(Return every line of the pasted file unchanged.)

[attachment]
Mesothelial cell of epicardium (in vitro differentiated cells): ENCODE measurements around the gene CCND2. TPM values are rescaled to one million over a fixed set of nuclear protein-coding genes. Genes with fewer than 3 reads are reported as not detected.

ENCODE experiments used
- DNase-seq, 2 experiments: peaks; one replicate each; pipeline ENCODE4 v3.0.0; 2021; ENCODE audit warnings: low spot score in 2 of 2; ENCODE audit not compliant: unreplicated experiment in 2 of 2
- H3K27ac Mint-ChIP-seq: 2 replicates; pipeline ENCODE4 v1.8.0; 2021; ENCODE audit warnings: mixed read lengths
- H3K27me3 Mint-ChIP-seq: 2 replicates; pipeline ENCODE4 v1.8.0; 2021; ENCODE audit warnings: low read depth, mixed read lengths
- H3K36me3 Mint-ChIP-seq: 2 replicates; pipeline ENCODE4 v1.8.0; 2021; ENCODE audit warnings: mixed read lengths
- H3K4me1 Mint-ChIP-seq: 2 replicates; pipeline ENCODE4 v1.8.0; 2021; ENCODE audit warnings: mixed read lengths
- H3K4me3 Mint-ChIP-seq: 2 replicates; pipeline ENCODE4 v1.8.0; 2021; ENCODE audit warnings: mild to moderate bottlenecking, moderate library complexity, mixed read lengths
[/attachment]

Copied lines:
Mesothelial cell of epicardium (in vitro differentiated cells): ENCODE measurements around the gene CCND2. TPM values are rescaled to one million over a fixed set of nuclear protein-coding genes. Genes with fewer than 3 reads are reported as not detected.

ENCODE experiments used
- DNase-seq, 2 experiments: peaks; one replicate each; pipeline ENCODE4 v3.0.0; 2021; ENCODE audit warnings: low spot score in 2 of 2; ENCODE audit not compliant: unreplicated experiment in 2 of 2
- H3K27ac Mint-ChIP-seq: 2 replicates; pipeline ENCODE4 v1.8.0; 2021; ENCODE audit warnings: mixed read lengths
- H3K27me3 Mint-ChIP-seq: 2 replicates; pipeline ENCODE4 v1.8.0; 2021; ENCODE audit warnings: low read depth, mixed read lengths
- H3K36me3 Mint-ChIP-seq: 2 replicates; pipeline ENCODE4 v1.8.0; 2021; ENCODE audit warnings: mixed read lengths
- H3K4me1 Mint-ChIP-seq: 2 replicates; pipeline ENCODE4 v1.8.0; 2021; ENCODE audit warnings: mixed read lengths
- H3K4me3 Mint-ChIP-seq: 2 replicates; pipeline ENCODE4 v1.8.0; 2021; ENCODE audit warnings: mild to moderate bottlenecking, moderate library complexity, mixed read lengths